“I’ve got Teddy Roosevelt with me. He always struck me as a nice guy.”
Steve and Stevie looked at each other, considering. Steve sniffed and rubbed at his nose before holding out his hand.
“Two of us,” he said, examining the bill. “Two of these.”
Peggy sighed and pulled another twenty-five dollar bill out of her wallet. Stevie snatched it, practically giggling.
“Super-Slush and candy vines, here I come.”
“All right, now that that’s settled,” Steve said, his bill disappearing into his jersey. “What was it you wanted to know?”
“Redwave magic,” Aster said, stepping between Peggy and Steve. “Someone cursed this guy, every time he opens his mouth something bad happens.”
“Oh man, yeah!” Stevie said, standing up. “That car crash was sweet.”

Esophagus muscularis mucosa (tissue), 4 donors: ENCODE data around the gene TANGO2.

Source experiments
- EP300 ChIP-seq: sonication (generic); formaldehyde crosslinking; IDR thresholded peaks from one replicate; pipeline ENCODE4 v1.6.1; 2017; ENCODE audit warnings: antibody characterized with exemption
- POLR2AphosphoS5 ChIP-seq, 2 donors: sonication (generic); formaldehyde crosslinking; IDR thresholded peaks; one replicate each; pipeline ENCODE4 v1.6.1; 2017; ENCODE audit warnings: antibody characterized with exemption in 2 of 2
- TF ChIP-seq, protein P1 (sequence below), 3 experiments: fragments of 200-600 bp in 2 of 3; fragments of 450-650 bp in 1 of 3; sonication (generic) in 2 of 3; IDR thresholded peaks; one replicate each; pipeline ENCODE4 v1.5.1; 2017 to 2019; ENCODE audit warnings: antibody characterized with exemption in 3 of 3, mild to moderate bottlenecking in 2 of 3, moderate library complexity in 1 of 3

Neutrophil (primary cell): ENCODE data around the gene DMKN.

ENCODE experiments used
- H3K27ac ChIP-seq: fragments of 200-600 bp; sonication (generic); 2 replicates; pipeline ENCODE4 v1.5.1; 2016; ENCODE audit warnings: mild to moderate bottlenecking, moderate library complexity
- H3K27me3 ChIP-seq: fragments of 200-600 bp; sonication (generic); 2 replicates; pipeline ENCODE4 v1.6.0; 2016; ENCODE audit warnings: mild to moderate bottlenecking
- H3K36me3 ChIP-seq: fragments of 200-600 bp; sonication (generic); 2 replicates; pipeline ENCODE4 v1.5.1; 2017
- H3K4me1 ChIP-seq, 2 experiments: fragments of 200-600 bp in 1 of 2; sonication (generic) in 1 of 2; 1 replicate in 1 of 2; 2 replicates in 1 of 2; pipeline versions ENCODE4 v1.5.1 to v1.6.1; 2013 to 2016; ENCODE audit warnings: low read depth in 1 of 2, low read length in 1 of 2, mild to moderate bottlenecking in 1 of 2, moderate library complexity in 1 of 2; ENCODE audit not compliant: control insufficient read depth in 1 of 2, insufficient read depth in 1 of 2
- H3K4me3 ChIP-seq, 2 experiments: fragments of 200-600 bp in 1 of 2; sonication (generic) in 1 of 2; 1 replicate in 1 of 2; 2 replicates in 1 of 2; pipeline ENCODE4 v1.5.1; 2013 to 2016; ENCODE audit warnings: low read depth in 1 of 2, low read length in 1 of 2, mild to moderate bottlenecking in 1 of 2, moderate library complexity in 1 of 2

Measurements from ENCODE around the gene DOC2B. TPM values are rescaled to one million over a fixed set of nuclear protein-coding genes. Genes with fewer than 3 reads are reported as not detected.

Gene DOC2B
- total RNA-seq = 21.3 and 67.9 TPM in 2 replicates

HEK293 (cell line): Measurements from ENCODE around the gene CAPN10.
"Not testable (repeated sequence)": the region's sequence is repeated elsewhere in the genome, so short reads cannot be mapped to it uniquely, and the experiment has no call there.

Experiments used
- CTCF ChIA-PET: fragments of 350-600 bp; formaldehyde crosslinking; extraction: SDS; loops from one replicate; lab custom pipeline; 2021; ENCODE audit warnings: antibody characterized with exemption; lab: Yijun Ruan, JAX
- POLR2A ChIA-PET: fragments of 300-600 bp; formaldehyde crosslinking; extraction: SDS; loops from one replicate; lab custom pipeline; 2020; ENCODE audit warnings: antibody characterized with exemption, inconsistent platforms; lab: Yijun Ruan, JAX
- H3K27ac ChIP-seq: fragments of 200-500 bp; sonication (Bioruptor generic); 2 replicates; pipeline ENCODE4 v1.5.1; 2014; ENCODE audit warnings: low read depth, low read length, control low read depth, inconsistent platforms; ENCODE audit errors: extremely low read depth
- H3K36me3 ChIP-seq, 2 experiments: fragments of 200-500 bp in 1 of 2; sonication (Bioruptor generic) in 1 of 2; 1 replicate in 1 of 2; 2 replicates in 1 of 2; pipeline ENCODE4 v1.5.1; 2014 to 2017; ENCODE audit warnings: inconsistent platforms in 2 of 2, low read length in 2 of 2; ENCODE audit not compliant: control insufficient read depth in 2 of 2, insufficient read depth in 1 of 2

Steve and Stevie giggled together for a few seconds, going over the details of the crash. They eventually sobered up, and Steve resumed his ‘all business’ stance, his hands together in front of him.
“We’re aware,” he said.
“We need to find whoever did the cursing,” Aster said.
“For you, my baby ray of sunshine, anything. Stevie?”
Stevie didn’t look up from the bill, still in his hands. “Been feeling it mostly over around Park and Lime.”
From the breast pocket of their shirt Aster pulled out the list of exes and unfolded it. They scanned it quickly and then shoved the list at Peggy.
“Fourth one down. Naomi Wallace. Address is right next to that intersection.”
Peggy handed the list back to Aster and nodded at imps.
“Steve. Stevie. Pleasure doing business with you.”
“You can come back any time, as long as you bring those Roosevelts,” Steve called as they walked away down the sidewalk. “Your friend, though, can come back any time they want.”
Aster glanced back at them and gave an awkward wave. “Are imps horny on main, or does Steve have a thing for me?”
Peggy snorted. “Yes, and yes.”